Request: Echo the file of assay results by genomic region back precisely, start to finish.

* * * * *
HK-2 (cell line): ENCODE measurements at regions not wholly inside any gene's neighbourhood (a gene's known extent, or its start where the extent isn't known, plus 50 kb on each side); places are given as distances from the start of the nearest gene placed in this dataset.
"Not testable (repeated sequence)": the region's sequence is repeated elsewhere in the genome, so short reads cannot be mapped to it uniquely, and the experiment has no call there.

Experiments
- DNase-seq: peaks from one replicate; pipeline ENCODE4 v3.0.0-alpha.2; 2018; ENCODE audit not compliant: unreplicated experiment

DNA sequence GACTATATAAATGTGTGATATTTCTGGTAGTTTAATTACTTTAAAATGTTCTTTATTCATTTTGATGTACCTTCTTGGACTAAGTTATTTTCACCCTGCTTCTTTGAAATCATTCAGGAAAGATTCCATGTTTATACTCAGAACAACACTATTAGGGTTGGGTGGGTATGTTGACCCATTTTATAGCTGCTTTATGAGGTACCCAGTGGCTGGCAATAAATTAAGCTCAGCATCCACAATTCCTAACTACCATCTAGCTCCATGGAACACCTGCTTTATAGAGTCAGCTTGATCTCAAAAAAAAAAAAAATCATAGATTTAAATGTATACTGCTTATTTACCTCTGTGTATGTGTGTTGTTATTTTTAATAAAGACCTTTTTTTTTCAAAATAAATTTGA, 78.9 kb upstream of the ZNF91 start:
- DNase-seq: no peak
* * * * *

HK-2 (cell line): ENCODE measurements at regions not wholly inside any gene's neighbourhood (a gene's known extent, or its start where the extent isn't known, plus 50 kb on each side); places are given as distances from the start of the nearest gene placed in this dataset.
"Not testable (repeated sequence)": the region's sequence is repeated elsewhere in the genome, so short reads cannot be mapped to it uniquely, and the experiment has no call there.

Experiments
- DNase-seq: peaks from one replicate; pipeline ENCODE4 v3.0.0-alpha.2; 2018; ENCODE audit not compliant: unreplicated experiment

DNA sequence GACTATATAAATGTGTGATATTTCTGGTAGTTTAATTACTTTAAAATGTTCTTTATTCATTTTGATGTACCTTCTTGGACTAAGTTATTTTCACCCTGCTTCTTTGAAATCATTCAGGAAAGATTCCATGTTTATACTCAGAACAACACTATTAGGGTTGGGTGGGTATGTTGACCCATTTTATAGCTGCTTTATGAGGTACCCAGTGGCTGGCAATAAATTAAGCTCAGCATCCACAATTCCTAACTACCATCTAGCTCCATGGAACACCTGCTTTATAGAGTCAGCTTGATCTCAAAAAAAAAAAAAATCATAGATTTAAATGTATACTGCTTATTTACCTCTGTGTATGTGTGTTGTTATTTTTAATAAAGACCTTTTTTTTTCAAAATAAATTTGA, 78.9 kb upstream of the ZNF91 start:
- DNase-seq: no peak